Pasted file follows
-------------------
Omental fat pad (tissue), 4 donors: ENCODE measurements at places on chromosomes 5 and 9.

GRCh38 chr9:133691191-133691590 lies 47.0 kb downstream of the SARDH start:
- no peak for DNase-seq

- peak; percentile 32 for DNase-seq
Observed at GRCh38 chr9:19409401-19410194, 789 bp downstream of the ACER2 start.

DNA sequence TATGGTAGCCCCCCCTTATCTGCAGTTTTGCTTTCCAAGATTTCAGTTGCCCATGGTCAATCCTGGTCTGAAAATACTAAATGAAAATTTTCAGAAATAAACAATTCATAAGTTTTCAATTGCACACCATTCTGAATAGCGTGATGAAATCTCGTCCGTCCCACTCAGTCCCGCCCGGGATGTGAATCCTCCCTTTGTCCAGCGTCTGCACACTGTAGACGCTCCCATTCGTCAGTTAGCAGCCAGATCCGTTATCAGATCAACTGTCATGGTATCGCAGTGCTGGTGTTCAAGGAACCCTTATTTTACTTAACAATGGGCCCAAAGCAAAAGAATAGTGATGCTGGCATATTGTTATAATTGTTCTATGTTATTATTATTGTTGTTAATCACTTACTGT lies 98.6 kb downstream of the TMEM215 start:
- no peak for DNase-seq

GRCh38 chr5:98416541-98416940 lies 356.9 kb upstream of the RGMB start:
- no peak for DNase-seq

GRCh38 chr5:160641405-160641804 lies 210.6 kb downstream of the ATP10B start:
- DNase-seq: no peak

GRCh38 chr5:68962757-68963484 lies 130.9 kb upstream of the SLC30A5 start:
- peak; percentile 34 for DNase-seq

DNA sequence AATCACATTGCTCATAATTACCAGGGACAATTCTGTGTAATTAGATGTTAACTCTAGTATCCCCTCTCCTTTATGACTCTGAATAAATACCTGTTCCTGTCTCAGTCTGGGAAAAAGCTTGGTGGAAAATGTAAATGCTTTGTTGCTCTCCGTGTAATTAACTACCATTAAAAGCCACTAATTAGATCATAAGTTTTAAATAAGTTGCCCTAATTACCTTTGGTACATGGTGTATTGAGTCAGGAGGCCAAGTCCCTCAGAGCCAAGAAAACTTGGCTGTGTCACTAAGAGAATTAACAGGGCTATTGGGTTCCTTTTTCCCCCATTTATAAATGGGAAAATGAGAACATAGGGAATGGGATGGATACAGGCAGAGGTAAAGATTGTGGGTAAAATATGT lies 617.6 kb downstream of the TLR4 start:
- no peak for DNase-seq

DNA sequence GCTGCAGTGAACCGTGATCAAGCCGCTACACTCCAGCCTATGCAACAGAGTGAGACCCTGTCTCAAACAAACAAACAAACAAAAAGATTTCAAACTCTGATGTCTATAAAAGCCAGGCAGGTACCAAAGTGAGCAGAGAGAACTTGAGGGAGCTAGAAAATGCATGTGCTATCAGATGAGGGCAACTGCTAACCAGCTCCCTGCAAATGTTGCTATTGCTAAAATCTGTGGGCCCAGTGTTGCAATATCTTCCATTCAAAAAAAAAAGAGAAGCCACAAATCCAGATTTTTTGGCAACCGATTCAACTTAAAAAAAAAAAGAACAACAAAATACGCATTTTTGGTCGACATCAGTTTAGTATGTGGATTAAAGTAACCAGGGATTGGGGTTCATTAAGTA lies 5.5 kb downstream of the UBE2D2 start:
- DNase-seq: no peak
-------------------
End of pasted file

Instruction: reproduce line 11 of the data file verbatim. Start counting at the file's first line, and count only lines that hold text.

- DNase-seq: no peak